|Matthew Henry's Concise Commentary|
23:23-32 the blowing of trumpets represented the preaching of the gospel, by which men are called to repent of sin, and to accept the salvation of Christ, which was signified by the day of atonement. Also it invited to rejoice in God, and become strangers and pilgrims on earth, which was denoted by the feast of Tabernacles, observed in the same month. At the beginning of the year, they were called by this sound of trumpet to shake off spiritual drowsiness, to search and try their ways, and to amend them. The day of atonement was the ninth day after this; thus they were awakened to prepare for that day, by sincere and serious repentance, that it might indeed be to them a day of atonement. The humbling of our souls for sin, and the making our peace with God, is work that requires the whole man, and the closest application of mind. On that day God spake peace to his people, and to his saints; therefore they must lay aside all their wordly business, that they might the more clearly hear that voice of joy and gladness.
Verses 26-32. - The ceremonies to be observed on the day of atonement have been already described in chapter 16, where it found its place as the great purification of the people and of the sanctuary. Here it is reintroduced as one of the holy days. It is the one Jewish fast; to be observed as a day of holy convocation, a day in which to afflict your souls and to offer an offering made by fire unto the Lord, and in which no manner of work was to be done; inasmuch as, like the weekly sabbath, it was a sabbath of rest from the ninth day of the month at even, from even unto even. The time of year at which it was appointed shows that one purpose of its institution was to make solemn preparation for the joyous festival of Tabernacles, which was to follow in five days' time, when the people ought to be in a state of reconciliation with God.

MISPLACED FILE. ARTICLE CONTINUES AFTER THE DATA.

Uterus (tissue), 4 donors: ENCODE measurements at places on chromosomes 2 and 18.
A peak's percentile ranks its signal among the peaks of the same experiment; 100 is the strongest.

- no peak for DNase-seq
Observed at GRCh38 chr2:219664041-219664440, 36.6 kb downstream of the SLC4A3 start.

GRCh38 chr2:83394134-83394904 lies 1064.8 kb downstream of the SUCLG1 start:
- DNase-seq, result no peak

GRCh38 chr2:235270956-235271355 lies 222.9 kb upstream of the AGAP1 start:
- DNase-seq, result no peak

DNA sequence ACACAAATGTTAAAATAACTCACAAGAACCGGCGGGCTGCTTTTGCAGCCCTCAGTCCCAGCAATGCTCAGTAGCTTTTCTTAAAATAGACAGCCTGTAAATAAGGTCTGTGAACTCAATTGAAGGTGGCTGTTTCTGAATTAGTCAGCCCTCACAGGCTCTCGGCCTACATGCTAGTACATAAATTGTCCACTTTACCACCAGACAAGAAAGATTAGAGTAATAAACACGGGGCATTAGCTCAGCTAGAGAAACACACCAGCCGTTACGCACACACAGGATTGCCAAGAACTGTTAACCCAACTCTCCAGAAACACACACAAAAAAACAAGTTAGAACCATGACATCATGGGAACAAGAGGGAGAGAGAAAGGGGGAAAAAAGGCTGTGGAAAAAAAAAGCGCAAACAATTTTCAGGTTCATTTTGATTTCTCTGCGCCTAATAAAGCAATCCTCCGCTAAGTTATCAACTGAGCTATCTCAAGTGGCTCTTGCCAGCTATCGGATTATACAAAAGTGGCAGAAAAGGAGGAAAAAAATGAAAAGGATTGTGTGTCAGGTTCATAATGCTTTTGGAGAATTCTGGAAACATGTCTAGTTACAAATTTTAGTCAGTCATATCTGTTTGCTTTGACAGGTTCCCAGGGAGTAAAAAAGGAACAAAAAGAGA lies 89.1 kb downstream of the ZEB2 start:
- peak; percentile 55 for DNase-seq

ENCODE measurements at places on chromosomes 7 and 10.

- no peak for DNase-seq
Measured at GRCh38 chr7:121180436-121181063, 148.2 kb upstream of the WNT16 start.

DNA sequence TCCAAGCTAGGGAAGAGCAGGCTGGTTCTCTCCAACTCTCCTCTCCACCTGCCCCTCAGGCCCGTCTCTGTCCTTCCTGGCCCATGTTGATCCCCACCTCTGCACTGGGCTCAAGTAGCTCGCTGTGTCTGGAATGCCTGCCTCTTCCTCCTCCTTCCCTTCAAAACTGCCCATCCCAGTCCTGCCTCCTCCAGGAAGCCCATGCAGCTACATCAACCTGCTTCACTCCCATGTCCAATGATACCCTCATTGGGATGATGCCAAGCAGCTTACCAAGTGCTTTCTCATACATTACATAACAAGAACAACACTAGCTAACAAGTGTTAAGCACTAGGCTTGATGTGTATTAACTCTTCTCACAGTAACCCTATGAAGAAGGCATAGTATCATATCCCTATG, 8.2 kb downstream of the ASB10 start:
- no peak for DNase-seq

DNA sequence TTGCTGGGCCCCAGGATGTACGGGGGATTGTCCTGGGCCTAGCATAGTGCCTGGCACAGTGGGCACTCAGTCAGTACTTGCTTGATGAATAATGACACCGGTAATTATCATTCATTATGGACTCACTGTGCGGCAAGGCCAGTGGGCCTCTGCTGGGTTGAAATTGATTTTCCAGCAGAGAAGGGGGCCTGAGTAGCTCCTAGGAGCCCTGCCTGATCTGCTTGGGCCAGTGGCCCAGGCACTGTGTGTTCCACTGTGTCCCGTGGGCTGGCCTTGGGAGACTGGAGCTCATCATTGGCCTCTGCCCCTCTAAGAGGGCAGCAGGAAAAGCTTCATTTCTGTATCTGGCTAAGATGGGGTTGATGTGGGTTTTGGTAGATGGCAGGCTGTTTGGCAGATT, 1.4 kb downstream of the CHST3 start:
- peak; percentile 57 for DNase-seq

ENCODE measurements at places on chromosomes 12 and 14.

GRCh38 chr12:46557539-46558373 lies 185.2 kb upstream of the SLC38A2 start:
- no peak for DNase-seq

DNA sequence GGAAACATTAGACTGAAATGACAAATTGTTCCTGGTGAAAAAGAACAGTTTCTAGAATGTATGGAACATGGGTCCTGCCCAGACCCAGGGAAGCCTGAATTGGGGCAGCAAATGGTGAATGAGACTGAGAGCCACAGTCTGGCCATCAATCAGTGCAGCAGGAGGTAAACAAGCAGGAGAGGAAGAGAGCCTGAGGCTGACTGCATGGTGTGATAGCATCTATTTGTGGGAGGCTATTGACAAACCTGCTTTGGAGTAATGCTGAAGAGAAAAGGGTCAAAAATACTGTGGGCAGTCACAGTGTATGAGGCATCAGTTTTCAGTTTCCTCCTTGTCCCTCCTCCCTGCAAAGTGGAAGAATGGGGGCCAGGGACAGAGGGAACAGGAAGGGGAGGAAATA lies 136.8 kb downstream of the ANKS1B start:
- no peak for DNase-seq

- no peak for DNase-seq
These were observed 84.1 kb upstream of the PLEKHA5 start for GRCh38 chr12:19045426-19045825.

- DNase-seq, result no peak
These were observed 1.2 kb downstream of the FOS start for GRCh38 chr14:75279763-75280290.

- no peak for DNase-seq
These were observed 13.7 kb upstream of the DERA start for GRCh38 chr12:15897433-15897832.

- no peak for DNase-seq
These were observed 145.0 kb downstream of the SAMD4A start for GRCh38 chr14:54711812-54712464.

Gill's Exposition of the Entire Bible
And the Lord spake unto Moses,.... This phrase, which is a kind of preface to each precept, seems to be used to distinguish one from another, as the preceding one from the feast of Pentecost; and here, the day of atonement from that of the blowing of the trumpets; and afterwards, the feast of tabernacles from the day of atonement; the reason why it is not used before the feast of Pentecost seems to be, because, as Aben Ezra observes, that depended upon the wave sheaf, and was reckoned from it:
saying; as follows.
Leviticus 23:26 Parallel Commentaries
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